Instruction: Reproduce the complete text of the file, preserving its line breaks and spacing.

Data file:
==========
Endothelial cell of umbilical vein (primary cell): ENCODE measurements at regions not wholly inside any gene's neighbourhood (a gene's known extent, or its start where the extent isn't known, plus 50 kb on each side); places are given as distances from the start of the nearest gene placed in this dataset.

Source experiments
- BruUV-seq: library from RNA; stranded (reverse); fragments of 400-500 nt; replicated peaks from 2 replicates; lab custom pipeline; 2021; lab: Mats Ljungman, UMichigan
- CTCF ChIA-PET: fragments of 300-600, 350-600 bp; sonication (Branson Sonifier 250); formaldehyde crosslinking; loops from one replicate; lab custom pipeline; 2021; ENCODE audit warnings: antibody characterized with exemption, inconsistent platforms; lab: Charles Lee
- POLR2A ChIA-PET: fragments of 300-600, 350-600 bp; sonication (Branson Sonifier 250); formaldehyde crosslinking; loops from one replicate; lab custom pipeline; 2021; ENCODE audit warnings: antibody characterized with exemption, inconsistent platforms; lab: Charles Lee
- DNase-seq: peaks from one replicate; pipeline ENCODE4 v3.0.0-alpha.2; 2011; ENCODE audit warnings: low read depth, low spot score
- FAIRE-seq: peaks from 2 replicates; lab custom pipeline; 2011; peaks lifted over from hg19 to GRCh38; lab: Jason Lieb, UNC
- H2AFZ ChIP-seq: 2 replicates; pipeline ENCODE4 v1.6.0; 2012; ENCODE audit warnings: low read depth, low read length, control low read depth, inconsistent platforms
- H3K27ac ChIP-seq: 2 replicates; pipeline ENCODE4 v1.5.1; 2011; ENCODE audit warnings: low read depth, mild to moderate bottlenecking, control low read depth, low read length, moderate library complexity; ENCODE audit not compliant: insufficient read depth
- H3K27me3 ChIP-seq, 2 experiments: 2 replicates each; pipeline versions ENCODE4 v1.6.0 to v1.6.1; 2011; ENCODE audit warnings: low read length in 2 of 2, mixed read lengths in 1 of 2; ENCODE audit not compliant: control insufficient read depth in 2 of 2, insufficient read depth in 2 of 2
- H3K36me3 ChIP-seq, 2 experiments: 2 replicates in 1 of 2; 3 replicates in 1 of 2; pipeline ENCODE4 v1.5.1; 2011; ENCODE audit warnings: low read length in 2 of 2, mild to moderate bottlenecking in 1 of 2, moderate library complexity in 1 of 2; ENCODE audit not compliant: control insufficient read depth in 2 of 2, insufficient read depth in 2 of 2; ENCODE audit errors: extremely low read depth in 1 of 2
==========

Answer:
Endothelial cell of umbilical vein (primary cell): ENCODE measurements at regions not wholly inside any gene's neighbourhood (a gene's known extent, or its start where the extent isn't known, plus 50 kb on each side); places are given as distances from the start of the nearest gene placed in this dataset.

Source experiments
- BruUV-seq: library from RNA; stranded (reverse); fragments of 400-500 nt; replicated peaks from 2 replicates; lab custom pipeline; 2021; lab: Mats Ljungman, UMichigan
- CTCF ChIA-PET: fragments of 300-600, 350-600 bp; sonication (Branson Sonifier 250); formaldehyde crosslinking; loops from one replicate; lab custom pipeline; 2021; ENCODE audit warnings: antibody characterized with exemption, inconsistent platforms; lab: Charles Lee
- POLR2A ChIA-PET: fragments of 300-600, 350-600 bp; sonication (Branson Sonifier 250); formaldehyde crosslinking; loops from one replicate; lab custom pipeline; 2021; ENCODE audit warnings: antibody characterized with exemption, inconsistent platforms; lab: Charles Lee
- DNase-seq: peaks from one replicate; pipeline ENCODE4 v3.0.0-alpha.2; 2011; ENCODE audit warnings: low read depth, low spot score
- FAIRE-seq: peaks from 2 replicates; lab custom pipeline; 2011; peaks lifted over from hg19 to GRCh38; lab: Jason Lieb, UNC
- H2AFZ ChIP-seq: 2 replicates; pipeline ENCODE4 v1.6.0; 2012; ENCODE audit warnings: low read depth, low read length, control low read depth, inconsistent platforms
- H3K27ac ChIP-seq: 2 replicates; pipeline ENCODE4 v1.5.1; 2011; ENCODE audit warnings: low read depth, mild to moderate bottlenecking, control low read depth, low read length, moderate library complexity; ENCODE audit not compliant: insufficient read depth
- H3K27me3 ChIP-seq, 2 experiments: 2 replicates each; pipeline versions ENCODE4 v1.6.0 to v1.6.1; 2011; ENCODE audit warnings: low read length in 2 of 2, mixed read lengths in 1 of 2; ENCODE audit not compliant: control insufficient read depth in 2 of 2, insufficient read depth in 2 of 2
- H3K36me3 ChIP-seq, 2 experiments: 2 replicates in 1 of 2; 3 replicates in 1 of 2; pipeline ENCODE4 v1.5.1; 2011; ENCODE audit warnings: low read length in 2 of 2, mild to moderate bottlenecking in 1 of 2, moderate library complexity in 1 of 2; ENCODE audit not compliant: control insufficient read depth in 2 of 2, insufficient read depth in 2 of 2; ENCODE audit errors: extremely low read depth in 1 of 2